It was a stock market reversal. Stocks rose sharply Thursday, with large parts of the market erasing Wednesday's losses, as investors cheered a batch of strong earnings and data that showed the U.S. economy grew at a robust annual rate of 3.2 percent in the fourth quarter.
Investors also got a welcome respite from the recent turmoil in overseas markets, particularly in Turkey and Argentina.
The Standard & Poor's 500 index rose 19.99 points, or 1.1 percent, to 1,794.19, with all 10 sectors of the index closing higher. That more than made up the 18.29 points the index lost on Wednesday.
The Nasdaq composite jumped 71.69 points, or 1.8 percent, to 4,123.13 and the Dow Jones industrial average rose 109.82 points, or 0.7 percent, to 15,848.61.
Facebook jumped $7.55, or 14 percent, to $61.08. The social media company reported results late Wednesday that exceeded the expectations of financial analysts. Facebook's adjusted profit was 31 cents per share, four cents better than forecast.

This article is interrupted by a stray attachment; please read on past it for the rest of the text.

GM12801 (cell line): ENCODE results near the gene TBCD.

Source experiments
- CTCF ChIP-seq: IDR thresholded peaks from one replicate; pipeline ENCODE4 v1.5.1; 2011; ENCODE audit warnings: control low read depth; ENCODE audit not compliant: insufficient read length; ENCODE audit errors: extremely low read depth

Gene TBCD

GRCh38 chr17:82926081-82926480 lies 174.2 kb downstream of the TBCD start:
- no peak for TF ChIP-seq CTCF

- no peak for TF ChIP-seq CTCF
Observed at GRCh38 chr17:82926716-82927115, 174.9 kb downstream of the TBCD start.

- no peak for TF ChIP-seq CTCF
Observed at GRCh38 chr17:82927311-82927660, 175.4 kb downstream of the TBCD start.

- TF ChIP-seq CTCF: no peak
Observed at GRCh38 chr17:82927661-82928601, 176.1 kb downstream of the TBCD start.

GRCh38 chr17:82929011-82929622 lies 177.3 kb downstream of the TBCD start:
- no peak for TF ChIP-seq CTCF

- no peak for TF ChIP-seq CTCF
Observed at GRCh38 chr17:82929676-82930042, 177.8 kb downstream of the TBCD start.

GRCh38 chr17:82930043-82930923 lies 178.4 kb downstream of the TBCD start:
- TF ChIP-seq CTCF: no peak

It wasn't all good news out of the technology sector. Amazon.com sank in after-hours trading after releasing results that fell short of what investors were expecting. The stock of the online retailing pioneer dropped $35.47, or 9 percent, to $367.54.
In other earnings news, Visa rose $3.76, or 2 percent, to $220.88 after the company reported a 9 percent rise in first-quarter profits, beating expectations.
Alexion Pharmaceuticals was the biggest advancer in the S&P 500, rising $28.27, or 21 percent, to $162 after the company also beat analysts' expectations and gave a strong 2014 outlook. Alexion is a specialized drug maker focused on rare genetic diseases.
Alexion helped lift the stocks of other drugmakers. Dow members Merck and Pfizer each rose more than 2 percent. Specialized drugmakers Gilead Sciences and Biogen were up 2 percent and 4 percent, respectively.
Investors also cheered news that U.S. economy grew at a 3.2 percent annual rate in the final three months of 2013, a positive sign for the economy in 2014. Consumer spending, a major driver of the U.S. economy, picked up in the quarter.
''It was a good, balanced GDP report,'' said Sean Lynch, global investment strategist with Wells Fargo Private Bank, which manages $170 billion in assets.
Even with Thursday's gain, it's been a difficult month for investors. The Dow is down 4.4 percent in January, the worst start to a year since 2009.
Emerging markets worries drove most